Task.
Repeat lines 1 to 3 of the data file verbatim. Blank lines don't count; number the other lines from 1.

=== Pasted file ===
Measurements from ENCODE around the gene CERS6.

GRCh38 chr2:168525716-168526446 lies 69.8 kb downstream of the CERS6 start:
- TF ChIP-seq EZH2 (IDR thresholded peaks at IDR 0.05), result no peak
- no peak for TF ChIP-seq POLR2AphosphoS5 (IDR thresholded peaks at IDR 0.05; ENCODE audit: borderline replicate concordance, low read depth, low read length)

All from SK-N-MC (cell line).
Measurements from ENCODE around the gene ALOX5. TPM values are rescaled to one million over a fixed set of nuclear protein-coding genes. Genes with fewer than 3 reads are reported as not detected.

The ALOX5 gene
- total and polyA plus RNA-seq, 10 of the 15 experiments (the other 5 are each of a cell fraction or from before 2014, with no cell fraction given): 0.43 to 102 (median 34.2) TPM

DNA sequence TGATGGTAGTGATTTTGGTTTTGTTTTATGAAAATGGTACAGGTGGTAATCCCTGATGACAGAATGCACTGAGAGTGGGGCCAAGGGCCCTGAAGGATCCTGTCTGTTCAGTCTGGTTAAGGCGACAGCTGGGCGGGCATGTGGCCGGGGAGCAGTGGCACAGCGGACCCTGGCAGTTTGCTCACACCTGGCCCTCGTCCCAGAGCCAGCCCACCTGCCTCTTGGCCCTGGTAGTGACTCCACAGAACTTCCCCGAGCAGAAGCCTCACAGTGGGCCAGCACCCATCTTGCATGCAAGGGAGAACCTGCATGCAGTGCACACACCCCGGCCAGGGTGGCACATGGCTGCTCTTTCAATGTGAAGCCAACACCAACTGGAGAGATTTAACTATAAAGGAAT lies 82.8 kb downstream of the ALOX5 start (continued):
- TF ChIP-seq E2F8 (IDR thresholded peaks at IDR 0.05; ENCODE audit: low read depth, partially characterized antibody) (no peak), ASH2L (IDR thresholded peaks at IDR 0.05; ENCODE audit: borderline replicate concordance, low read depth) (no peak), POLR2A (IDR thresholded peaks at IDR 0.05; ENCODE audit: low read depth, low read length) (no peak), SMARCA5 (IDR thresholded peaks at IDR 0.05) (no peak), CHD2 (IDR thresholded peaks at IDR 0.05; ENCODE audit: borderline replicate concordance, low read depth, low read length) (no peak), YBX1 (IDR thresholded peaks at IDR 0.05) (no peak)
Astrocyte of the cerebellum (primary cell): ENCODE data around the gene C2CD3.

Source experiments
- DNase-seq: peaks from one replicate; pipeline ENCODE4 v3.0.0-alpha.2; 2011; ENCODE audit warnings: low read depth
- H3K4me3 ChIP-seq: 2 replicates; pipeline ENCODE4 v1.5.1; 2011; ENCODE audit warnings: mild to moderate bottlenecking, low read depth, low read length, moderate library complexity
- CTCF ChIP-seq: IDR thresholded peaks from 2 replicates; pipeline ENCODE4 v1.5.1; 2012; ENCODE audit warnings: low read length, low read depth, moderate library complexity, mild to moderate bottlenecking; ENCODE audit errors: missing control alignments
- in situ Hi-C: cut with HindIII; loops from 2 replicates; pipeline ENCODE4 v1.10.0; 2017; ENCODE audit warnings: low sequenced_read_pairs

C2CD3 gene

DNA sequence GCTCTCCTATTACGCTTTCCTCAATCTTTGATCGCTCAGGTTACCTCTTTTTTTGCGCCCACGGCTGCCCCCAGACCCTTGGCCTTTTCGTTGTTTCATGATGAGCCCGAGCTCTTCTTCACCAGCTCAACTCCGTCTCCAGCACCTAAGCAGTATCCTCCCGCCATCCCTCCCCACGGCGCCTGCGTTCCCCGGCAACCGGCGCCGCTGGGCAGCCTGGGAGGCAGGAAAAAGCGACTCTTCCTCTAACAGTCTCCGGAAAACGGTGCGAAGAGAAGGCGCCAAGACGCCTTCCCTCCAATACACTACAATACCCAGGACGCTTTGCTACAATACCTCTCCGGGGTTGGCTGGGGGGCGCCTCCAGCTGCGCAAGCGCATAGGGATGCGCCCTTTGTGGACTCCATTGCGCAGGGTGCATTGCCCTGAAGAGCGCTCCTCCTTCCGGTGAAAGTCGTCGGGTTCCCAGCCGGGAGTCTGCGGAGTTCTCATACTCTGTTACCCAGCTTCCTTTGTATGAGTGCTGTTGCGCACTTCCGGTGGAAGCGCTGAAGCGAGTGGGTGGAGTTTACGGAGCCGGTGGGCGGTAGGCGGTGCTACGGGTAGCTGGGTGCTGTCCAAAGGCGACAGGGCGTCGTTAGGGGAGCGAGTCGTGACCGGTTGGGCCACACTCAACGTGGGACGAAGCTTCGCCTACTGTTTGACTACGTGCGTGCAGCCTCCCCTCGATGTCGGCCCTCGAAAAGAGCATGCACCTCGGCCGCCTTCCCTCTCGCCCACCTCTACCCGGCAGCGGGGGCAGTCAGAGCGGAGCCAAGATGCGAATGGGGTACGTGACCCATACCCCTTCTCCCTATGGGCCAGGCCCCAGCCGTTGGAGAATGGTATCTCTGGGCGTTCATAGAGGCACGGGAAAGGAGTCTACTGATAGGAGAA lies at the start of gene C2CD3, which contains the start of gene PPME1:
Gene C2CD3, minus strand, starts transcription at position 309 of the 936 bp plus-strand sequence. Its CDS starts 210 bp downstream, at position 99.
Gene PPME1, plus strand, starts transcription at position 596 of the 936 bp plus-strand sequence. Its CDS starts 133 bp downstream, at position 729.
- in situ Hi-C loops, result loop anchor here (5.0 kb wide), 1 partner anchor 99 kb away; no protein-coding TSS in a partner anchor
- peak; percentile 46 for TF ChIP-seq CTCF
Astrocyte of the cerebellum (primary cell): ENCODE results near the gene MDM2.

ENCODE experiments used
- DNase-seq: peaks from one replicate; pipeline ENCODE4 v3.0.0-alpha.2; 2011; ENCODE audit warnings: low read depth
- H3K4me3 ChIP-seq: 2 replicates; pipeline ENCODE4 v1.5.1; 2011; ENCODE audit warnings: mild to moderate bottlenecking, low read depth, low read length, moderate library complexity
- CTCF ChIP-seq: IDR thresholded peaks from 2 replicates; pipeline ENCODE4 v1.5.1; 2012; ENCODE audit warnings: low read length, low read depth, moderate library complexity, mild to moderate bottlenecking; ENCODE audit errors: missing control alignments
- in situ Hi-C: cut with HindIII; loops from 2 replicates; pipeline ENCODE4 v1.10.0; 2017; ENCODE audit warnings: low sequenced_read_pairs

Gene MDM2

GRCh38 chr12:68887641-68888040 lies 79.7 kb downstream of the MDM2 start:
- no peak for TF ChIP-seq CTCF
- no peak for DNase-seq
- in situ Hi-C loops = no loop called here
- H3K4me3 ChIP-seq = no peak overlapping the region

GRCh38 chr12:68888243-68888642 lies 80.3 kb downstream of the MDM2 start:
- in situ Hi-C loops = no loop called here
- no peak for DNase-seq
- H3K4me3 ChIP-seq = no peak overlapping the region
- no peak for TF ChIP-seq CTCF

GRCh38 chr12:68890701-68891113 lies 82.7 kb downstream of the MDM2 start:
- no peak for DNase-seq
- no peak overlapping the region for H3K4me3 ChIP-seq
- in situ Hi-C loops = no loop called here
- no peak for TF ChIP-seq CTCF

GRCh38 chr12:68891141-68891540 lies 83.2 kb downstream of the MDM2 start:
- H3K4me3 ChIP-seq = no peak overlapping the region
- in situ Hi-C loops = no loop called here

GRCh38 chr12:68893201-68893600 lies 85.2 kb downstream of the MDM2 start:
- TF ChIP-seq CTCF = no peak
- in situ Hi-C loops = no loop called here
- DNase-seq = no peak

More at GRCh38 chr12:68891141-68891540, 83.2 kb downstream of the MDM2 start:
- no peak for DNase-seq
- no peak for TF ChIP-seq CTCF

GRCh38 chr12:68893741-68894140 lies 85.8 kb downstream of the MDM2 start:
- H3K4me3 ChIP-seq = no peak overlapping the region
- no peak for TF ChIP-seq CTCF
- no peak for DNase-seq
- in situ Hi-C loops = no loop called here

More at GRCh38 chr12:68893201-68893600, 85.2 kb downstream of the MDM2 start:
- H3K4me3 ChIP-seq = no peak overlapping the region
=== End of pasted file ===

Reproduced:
Measurements from ENCODE around the gene CERS6.

GRCh38 chr2:168525716-168526446 lies 69.8 kb downstream of the CERS6 start:
- TF ChIP-seq EZH2 (IDR thresholded peaks at IDR 0.05), result no peak